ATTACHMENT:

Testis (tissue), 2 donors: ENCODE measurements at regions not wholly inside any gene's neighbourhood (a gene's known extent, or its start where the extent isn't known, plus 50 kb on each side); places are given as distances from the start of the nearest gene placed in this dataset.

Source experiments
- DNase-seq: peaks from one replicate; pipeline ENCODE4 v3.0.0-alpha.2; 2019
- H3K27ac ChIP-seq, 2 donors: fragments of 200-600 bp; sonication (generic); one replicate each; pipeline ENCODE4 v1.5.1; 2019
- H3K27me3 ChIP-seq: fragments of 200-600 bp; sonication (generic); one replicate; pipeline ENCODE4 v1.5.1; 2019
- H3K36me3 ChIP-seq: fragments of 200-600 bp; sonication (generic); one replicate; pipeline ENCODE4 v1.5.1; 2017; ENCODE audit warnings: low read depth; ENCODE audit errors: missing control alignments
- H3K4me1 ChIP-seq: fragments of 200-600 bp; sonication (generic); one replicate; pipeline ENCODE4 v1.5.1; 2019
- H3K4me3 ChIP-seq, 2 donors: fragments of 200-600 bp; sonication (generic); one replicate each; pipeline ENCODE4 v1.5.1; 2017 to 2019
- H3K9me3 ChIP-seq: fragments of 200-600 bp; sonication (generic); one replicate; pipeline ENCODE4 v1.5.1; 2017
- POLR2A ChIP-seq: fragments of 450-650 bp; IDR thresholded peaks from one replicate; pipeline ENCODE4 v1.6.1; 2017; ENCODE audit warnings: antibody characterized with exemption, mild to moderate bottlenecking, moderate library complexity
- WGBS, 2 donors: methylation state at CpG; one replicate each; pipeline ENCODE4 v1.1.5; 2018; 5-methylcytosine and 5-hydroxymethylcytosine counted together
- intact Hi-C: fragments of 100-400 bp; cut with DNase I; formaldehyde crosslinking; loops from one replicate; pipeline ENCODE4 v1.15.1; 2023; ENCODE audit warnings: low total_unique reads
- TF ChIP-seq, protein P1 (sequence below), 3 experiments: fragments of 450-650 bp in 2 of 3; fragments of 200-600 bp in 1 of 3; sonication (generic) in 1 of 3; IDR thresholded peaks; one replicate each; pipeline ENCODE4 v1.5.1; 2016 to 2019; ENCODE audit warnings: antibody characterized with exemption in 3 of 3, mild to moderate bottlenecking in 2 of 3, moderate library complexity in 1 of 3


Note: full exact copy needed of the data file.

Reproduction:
Testis (tissue), 2 donors: ENCODE measurements at regions not wholly inside any gene's neighbourhood (a gene's known extent, or its start where the extent isn't known, plus 50 kb on each side); places are given as distances from the start of the nearest gene placed in this dataset.

Source experiments
- DNase-seq: peaks from one replicate; pipeline ENCODE4 v3.0.0-alpha.2; 2019
- H3K27ac ChIP-seq, 2 donors: fragments of 200-600 bp; sonication (generic); one replicate each; pipeline ENCODE4 v1.5.1; 2019
- H3K27me3 ChIP-seq: fragments of 200-600 bp; sonication (generic); one replicate; pipeline ENCODE4 v1.5.1; 2019
- H3K36me3 ChIP-seq: fragments of 200-600 bp; sonication (generic); one replicate; pipeline ENCODE4 v1.5.1; 2017; ENCODE audit warnings: low read depth; ENCODE audit errors: missing control alignments
- H3K4me1 ChIP-seq: fragments of 200-600 bp; sonication (generic); one replicate; pipeline ENCODE4 v1.5.1; 2019
- H3K4me3 ChIP-seq, 2 donors: fragments of 200-600 bp; sonication (generic); one replicate each; pipeline ENCODE4 v1.5.1; 2017 to 2019
- H3K9me3 ChIP-seq: fragments of 200-600 bp; sonication (generic); one replicate; pipeline ENCODE4 v1.5.1; 2017
- POLR2A ChIP-seq: fragments of 450-650 bp; IDR thresholded peaks from one replicate; pipeline ENCODE4 v1.6.1; 2017; ENCODE audit warnings: antibody characterized with exemption, mild to moderate bottlenecking, moderate library complexity
- WGBS, 2 donors: methylation state at CpG; one replicate each; pipeline ENCODE4 v1.1.5; 2018; 5-methylcytosine and 5-hydroxymethylcytosine counted together
- intact Hi-C: fragments of 100-400 bp; cut with DNase I; formaldehyde crosslinking; loops from one replicate; pipeline ENCODE4 v1.15.1; 2023; ENCODE audit warnings: low total_unique reads
- TF ChIP-seq, protein P1 (sequence below), 3 experiments: fragments of 450-650 bp in 2 of 3; fragments of 200-600 bp in 1 of 3; sonication (generic) in 1 of 3; IDR thresholded peaks; one replicate each; pipeline ENCODE4 v1.5.1; 2016 to 2019; ENCODE audit warnings: antibody characterized with exemption in 3 of 3, mild to moderate bottlenecking in 2 of 3, moderate library complexity in 1 of 3